Reading Challenge 2020: July

Happy Monday All!

I’m here today with July’s Challenge Post! The challenge for July was to “read an award-winning young adult book.” For this challenge, I chose The Hate U Give by Angie Thomas.

The Hate U Give

Wow. I know I’m late to the game and everyone has already agreed on this….but this book is GREAT. Plus…reading it right now? In the summer of 2020? Incredibly relevant.

Thomas created an engaging and turbulent story, but even better than that, she created amazing characters with hopes, flaws, strengths, issues, intelligence…I loved them. Starr pulls you into her world and plants you firmly in her corner right off the bat. After tragedy strikes (very early in the book) and Starr witnesses her best friend’s death at the hands of a police officer, all I kept saying to myself was “Please universe (aka, Angie Thomas) PLEASE let nothing more happen to Starr and her family.” We are there as Starr has to bridge two worlds, and, as she feels, two versions of herself, and learn and grow through a harrowing experience.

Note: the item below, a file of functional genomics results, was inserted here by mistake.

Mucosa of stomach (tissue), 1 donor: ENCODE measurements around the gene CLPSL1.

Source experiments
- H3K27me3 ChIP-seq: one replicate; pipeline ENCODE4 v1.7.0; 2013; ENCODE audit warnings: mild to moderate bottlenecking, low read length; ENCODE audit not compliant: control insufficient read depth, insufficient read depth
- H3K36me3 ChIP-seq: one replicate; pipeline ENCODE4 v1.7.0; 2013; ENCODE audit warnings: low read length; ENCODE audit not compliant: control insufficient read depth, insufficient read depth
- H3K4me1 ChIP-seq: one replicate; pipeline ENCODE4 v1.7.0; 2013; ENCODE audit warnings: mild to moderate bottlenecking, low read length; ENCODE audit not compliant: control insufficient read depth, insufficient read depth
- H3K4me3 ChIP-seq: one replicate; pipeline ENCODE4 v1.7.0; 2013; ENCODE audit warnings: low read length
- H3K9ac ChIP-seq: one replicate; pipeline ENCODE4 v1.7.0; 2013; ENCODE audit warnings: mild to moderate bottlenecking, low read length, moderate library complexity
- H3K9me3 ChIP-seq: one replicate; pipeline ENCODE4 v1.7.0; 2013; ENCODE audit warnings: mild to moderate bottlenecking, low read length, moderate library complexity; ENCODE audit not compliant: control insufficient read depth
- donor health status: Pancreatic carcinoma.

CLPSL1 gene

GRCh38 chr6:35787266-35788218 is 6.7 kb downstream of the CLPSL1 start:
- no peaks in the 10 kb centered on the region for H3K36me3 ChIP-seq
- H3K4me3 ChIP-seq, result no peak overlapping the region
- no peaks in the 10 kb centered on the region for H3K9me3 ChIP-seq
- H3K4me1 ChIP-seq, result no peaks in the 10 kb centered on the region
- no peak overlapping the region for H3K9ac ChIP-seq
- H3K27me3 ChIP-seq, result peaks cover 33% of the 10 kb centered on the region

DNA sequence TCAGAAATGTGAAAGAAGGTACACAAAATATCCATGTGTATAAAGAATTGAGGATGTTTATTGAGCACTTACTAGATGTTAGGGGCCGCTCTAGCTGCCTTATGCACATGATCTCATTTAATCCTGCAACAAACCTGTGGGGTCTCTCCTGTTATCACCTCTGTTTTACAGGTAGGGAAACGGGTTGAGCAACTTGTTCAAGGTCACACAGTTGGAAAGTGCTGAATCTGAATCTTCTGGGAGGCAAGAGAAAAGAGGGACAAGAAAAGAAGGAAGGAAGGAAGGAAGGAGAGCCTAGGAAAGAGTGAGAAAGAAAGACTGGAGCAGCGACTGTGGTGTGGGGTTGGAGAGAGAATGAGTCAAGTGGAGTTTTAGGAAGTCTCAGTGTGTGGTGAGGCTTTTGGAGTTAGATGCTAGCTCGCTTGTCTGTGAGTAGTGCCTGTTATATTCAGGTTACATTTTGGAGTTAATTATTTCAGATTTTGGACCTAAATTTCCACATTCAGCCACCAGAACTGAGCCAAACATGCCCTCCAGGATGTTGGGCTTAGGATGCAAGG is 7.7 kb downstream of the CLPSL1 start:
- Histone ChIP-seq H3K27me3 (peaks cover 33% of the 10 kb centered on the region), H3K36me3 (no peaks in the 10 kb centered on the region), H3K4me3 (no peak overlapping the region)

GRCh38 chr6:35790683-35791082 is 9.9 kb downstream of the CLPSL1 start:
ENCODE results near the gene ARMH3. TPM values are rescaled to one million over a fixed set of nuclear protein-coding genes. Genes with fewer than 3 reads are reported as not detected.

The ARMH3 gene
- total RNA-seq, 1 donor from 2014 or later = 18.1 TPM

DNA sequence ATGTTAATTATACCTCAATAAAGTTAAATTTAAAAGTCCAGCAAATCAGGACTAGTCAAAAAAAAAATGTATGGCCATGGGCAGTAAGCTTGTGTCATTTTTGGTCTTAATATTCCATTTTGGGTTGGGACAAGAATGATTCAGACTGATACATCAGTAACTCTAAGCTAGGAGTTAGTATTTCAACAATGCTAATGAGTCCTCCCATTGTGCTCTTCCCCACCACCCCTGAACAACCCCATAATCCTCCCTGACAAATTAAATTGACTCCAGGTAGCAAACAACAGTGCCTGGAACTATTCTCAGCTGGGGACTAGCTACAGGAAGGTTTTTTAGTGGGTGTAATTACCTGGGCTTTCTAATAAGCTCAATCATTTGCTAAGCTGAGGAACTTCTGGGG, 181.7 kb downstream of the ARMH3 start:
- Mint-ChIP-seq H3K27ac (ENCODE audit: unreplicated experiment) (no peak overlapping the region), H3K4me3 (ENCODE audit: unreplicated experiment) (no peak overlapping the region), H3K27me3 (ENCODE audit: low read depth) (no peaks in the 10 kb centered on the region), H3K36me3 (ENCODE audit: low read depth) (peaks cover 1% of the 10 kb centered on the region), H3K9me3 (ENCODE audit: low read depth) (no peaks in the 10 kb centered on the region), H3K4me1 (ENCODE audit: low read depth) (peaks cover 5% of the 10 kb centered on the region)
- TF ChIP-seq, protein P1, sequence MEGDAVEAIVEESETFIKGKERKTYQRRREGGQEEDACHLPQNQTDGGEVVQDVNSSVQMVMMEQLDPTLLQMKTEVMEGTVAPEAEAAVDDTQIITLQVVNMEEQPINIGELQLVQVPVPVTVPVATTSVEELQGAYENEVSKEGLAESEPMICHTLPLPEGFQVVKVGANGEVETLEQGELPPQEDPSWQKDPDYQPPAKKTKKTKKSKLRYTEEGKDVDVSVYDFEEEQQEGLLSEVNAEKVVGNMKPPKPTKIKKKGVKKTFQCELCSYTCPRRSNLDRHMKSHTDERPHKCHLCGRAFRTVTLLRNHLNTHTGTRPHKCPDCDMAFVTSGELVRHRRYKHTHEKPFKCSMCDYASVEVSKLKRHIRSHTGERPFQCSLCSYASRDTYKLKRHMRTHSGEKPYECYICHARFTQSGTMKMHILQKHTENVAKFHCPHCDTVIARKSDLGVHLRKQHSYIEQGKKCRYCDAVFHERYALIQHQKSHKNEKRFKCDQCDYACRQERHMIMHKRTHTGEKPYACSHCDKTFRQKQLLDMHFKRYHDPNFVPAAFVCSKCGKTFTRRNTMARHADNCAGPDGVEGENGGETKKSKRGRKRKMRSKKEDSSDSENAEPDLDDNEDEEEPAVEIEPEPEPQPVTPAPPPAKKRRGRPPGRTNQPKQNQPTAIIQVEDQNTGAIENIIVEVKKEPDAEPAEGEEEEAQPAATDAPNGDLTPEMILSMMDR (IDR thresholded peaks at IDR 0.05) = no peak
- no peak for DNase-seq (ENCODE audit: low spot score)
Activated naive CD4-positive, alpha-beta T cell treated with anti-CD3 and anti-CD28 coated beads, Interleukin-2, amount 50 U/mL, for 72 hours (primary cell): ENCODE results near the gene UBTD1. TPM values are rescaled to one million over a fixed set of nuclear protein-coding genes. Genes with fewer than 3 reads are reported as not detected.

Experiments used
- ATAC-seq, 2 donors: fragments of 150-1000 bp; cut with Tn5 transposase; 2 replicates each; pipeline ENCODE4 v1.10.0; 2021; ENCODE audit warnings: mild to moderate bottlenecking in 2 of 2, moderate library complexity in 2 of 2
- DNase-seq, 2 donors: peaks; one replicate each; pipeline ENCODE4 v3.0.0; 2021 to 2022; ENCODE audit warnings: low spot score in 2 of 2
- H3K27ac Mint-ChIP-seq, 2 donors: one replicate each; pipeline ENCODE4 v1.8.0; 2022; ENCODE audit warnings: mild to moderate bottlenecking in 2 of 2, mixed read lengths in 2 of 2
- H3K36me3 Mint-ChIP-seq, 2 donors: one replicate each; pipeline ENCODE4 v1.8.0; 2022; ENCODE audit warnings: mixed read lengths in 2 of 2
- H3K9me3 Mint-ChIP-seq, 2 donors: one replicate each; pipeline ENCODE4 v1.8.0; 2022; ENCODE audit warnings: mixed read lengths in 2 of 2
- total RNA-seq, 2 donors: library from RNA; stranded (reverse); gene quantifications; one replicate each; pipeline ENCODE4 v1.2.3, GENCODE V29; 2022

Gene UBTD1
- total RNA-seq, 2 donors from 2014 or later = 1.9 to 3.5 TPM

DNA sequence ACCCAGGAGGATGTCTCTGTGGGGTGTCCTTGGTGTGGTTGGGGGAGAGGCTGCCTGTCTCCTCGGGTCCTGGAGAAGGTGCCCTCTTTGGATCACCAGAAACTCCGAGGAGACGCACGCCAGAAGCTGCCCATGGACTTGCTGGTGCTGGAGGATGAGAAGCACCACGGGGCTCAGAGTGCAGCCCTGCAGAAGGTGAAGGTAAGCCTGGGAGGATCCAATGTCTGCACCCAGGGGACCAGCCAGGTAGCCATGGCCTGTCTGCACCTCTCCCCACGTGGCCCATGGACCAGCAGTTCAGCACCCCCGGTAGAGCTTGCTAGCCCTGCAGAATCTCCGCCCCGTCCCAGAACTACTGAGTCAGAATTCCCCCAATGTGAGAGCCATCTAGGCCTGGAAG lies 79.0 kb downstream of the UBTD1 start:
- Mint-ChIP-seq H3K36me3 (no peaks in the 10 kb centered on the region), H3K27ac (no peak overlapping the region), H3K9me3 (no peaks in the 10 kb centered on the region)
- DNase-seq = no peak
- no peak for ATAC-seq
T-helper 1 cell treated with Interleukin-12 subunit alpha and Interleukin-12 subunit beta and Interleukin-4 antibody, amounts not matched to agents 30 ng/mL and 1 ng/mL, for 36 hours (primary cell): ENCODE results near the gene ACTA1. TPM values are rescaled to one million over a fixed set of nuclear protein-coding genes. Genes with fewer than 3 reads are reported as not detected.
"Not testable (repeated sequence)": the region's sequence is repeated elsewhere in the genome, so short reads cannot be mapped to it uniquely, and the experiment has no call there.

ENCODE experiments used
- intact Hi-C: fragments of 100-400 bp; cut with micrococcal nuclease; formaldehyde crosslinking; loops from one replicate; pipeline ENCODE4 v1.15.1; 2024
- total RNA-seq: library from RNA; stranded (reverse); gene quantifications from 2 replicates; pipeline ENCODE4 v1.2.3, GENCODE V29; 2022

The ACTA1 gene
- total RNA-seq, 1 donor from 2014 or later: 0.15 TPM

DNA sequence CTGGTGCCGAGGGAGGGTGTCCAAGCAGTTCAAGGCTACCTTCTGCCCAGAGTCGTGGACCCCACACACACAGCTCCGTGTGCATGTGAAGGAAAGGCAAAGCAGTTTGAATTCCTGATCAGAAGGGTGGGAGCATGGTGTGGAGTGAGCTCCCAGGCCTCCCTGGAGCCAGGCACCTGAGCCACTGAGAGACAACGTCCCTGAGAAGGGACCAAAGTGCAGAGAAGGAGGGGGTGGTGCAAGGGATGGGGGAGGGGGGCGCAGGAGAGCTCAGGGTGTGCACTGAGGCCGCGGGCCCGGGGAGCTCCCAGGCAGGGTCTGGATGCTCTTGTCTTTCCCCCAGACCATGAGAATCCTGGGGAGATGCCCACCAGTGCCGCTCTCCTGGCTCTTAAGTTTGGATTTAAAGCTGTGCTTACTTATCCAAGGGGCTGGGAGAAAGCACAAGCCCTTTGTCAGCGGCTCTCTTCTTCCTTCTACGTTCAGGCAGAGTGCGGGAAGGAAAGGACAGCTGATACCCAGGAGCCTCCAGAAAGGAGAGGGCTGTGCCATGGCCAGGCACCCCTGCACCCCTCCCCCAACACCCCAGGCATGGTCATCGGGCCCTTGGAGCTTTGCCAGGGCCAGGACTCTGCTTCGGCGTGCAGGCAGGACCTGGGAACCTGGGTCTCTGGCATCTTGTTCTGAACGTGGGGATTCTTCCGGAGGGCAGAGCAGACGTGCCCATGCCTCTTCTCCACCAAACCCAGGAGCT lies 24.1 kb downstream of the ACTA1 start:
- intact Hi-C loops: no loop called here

I wish I had read this book sooner…but I am also thankful that I read it for the first time this summer, when it feels even more relevant than it already was…but honestly, I don’t know if this story has never NOT been relevant. I’m rambling. Anyway. I know this book has themes and ideas that can seem controversial, although truly, I don’t understand why it’s controversial to not want white people (and police officers) to continue harming and killing Black people. It should not be controversial to want people (ahem, police) to be held accountable for their actions. Thomas does not demonize the police in this story, but she doesn’t go easy on them either.

There are so many brilliant laters to this story and I can keep going, but I will end this soon. This book is important. It is relevant. As a white person, it is important that I read this, to continue to have my eyes opened and continue to examine the aspects of our systems that are broken, my role in keeping these broken systems afloat, and how I can work and learn to be an ally and to help create new systems that do not exist to oppress BIPOC. I highly recommend this book, and I also truly think this is a book that needs to be taught in schools. Romeo and Juliet can GTFO.

Cheers and keep reading!

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